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Cirrhosis, Muscular Strength, and Antioxidants

I have designed many protocols for different liver conditions for many years, and for some reason, fatty liver and Cirrhosis have risen up as of late. 

So let's continue to enlighten ourselves on with research that shows us what kinds of foods actually help these conditions. 

The group of de Freitas Lima et al. (2020) researched the total antioxidant levels in the diet of 62 outpatients with cirrhosis, and the association between high levels of antioxidant and severity of liver disease along with muscle strength (hand grip and arm muscles). 

According to de Freitas et al., changes in muscle strength show up before it appears in lab markers. 

The study was conducted in a university hospital - University of Juiz de Fora, Minas Gerais, Brazil- at the Hepatology dept. It is detailed with excellent description of the participants life style (smoking, alcohol) and  co-morbidities, such as high blood pressure, diabetes, heart disease, edema, and more. 

The evaluation of the dietary total antioxidant capacity (dTAC) was done via a food frequency questionnaire (I have added the reference of Mankato et al. for validation of the assessment). 

Their findings? Indeed, the higher antioxidant levels in the diet, the better protection against oxidative damage and related clinical complications, and in this study, researchers found a positive association between dTAC and muscle strength.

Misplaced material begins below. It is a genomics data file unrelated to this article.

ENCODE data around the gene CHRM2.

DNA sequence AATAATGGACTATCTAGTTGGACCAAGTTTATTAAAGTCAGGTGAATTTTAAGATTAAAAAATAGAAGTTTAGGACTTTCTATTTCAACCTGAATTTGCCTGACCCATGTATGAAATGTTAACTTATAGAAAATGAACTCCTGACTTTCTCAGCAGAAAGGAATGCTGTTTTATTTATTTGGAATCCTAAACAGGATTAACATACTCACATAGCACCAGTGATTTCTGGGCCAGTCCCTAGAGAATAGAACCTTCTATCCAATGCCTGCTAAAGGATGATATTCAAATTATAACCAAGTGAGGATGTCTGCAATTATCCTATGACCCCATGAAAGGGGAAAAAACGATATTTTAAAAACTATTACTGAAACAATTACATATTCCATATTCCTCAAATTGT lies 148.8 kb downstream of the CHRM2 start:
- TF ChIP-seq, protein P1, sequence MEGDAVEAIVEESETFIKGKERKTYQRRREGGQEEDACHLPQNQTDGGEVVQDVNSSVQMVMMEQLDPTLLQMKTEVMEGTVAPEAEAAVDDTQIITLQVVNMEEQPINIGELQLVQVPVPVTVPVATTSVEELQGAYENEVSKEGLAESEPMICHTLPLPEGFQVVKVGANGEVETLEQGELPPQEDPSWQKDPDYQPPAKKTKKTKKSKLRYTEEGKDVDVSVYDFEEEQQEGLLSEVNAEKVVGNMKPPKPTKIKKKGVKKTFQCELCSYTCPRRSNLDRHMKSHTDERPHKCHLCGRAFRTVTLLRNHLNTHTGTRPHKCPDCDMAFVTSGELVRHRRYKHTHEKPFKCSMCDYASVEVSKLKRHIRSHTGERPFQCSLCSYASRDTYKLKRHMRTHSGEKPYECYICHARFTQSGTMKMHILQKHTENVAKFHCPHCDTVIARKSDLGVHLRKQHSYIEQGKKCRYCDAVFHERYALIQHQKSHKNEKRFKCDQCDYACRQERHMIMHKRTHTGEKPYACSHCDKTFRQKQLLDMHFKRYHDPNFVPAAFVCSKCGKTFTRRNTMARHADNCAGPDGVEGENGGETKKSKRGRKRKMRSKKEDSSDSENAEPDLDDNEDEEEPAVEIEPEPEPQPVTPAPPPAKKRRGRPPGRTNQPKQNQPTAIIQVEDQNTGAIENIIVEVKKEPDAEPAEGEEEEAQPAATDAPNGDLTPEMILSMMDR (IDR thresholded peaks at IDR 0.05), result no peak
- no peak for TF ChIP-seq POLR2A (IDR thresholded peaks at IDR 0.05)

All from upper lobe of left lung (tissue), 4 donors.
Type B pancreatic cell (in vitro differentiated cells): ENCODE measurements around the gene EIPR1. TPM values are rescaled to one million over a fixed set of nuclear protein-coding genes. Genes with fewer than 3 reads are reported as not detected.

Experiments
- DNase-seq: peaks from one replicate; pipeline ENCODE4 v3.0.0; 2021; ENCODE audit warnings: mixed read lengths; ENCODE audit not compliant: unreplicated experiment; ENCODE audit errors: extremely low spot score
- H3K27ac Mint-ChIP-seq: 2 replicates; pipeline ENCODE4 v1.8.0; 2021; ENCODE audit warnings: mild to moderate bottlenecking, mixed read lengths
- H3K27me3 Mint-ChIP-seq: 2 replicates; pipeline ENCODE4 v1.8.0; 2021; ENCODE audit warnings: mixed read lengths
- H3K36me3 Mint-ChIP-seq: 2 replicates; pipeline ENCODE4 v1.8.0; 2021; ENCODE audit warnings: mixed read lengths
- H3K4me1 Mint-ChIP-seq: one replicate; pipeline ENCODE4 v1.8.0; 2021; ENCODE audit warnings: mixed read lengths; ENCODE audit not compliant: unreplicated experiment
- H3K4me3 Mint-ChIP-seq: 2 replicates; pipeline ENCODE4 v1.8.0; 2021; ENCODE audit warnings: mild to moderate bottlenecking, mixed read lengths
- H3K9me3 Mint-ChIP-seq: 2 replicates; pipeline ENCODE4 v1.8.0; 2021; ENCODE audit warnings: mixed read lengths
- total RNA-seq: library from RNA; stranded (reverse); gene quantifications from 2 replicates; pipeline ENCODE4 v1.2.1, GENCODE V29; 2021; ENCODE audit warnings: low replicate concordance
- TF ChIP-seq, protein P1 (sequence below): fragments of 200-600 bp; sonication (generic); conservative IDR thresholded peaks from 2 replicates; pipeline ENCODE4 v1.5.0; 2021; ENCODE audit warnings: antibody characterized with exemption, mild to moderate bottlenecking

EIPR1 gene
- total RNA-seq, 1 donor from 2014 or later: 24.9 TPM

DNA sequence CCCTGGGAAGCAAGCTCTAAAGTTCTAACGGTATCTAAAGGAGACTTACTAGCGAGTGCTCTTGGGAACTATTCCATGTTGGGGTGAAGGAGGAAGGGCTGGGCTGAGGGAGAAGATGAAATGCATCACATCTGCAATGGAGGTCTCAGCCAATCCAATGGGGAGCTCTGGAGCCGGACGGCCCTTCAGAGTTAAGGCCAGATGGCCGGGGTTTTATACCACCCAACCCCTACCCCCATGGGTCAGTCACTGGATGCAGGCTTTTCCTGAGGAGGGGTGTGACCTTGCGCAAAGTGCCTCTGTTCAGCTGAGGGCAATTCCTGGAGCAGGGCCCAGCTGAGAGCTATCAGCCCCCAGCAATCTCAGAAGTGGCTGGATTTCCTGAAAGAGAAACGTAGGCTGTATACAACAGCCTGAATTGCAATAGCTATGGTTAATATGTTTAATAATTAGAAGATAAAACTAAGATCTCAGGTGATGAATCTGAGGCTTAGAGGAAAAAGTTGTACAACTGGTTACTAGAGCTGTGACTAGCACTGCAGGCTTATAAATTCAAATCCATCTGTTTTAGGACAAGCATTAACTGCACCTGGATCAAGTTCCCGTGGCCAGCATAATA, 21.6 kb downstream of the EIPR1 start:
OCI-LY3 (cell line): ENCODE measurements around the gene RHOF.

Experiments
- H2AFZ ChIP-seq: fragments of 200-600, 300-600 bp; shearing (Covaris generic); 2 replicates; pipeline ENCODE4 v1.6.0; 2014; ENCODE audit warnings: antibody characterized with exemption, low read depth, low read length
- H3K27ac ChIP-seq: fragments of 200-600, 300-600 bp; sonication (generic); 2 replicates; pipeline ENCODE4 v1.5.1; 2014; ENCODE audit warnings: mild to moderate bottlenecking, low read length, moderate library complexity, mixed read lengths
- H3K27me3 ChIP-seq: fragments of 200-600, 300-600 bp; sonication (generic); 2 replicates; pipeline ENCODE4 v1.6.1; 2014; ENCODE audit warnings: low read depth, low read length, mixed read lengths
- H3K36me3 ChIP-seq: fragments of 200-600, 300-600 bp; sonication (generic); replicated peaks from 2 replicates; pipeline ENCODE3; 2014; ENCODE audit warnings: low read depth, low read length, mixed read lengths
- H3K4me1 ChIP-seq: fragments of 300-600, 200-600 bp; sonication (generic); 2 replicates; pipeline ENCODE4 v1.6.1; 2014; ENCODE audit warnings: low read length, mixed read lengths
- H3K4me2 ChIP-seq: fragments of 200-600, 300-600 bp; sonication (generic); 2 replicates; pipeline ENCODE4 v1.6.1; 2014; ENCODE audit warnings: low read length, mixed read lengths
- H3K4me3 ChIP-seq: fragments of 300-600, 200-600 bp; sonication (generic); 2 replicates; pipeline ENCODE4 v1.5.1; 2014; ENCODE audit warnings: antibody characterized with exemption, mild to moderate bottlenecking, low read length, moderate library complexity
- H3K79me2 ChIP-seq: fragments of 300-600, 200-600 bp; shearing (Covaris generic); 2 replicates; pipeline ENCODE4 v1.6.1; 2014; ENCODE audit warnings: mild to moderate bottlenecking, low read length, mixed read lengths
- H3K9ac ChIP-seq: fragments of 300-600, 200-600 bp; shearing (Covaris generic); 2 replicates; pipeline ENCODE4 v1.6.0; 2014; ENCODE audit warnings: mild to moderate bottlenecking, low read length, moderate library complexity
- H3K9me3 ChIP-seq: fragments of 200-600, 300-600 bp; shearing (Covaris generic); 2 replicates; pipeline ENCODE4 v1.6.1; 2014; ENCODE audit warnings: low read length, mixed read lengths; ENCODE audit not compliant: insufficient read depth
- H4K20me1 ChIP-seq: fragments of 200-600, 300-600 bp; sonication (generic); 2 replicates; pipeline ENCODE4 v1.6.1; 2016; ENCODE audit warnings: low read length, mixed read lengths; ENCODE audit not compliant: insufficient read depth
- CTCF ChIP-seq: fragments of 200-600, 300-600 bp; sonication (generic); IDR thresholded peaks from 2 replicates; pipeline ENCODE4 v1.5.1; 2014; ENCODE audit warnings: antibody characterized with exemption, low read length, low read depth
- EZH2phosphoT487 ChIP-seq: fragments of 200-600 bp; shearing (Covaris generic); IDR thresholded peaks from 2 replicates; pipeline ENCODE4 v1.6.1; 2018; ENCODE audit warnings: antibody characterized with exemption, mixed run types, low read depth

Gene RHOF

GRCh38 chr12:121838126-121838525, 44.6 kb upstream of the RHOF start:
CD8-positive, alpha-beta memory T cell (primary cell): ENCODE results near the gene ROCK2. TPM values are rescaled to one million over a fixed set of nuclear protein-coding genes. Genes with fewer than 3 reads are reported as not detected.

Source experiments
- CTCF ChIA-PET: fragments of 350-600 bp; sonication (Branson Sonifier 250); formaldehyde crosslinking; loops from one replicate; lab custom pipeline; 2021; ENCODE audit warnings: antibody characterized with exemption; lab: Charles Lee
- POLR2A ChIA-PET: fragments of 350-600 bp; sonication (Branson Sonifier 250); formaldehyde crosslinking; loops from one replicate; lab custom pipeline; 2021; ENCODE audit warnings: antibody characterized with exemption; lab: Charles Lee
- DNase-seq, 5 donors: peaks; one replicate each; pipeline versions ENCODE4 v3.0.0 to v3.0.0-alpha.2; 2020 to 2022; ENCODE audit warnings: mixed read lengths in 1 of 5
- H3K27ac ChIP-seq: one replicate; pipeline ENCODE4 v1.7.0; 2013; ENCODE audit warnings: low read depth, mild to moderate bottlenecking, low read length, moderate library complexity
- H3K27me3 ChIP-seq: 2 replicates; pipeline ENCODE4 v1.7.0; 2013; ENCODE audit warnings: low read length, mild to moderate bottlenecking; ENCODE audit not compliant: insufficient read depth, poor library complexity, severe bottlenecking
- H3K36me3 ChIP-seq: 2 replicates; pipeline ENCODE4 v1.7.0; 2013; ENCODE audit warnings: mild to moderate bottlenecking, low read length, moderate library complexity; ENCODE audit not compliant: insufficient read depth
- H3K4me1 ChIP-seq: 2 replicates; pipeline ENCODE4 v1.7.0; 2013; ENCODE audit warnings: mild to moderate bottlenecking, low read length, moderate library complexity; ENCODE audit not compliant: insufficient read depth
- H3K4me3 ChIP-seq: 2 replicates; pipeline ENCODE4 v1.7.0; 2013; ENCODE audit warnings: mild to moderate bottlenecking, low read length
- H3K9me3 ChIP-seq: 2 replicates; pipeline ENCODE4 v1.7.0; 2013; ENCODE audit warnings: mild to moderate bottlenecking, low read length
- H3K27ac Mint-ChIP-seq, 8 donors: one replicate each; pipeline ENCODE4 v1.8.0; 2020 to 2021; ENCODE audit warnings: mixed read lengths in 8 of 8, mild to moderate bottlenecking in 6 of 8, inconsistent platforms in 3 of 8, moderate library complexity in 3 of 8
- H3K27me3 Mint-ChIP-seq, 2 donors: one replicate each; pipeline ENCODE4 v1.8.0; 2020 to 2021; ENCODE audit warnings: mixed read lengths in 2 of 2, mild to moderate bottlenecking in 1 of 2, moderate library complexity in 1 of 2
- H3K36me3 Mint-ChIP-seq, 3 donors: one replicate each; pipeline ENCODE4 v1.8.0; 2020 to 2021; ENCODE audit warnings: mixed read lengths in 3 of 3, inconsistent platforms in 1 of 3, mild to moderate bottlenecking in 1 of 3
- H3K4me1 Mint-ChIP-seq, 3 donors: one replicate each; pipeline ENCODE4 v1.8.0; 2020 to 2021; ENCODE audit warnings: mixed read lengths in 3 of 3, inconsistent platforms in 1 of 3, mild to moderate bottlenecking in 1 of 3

Enjoy the article, and find ways to eat more fruits, veggies, coffee/tea, legumes.

Our suggestion for high antioxidant:  High ORAC Synbiotic



  • de Freitas Lima, L., de Faria Ghetti, F., Hermsdorff, H. H. M., de Oliveira, D. G., Teixeira, G., de Castro Ferreira, L. E. V. V., & Moreira, A. P. B. (2020). Dietary total antioxidant capacity is positively associated with muscular strength in cirrhotic outpatients: a cross‐sectional study. Journal of Human Nutrition and Dietetics33(1), 78-85.  Article
  • Kim, H., Suzuki, T., Saito, K., Yoshida, H., Kojima, N., Kim, M., ... & Tokimitsu, I. (2013). Effects of exercise and tea catechins on muscle mass, strength and walking ability in community‐dwelling elderly Japanese sarcopenic women: a randomized controlled trial. Geriatrics & gerontology international13(2), 458-465. Abstract

    Yours as always,


    We have developed our products based on scientific research and/or the practical experience of many healthcare practitioners. There is a growing body of literature on food based nutrition and supplements and their application in support of our health. Please use our products under the advisement of your doctor.

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     Add vitamin D to the diet as well!

    Yang, F., Ren, H., Gao, Y., Zhu, Y., & Huang, W. (2019). The value of severe vitamin D deficiency in predicting the mortality risk of patients with liver cirrhosis: A meta-analysis. Clinics and Research in Hepatology and Gastroenterology, 43(6), 722-729.

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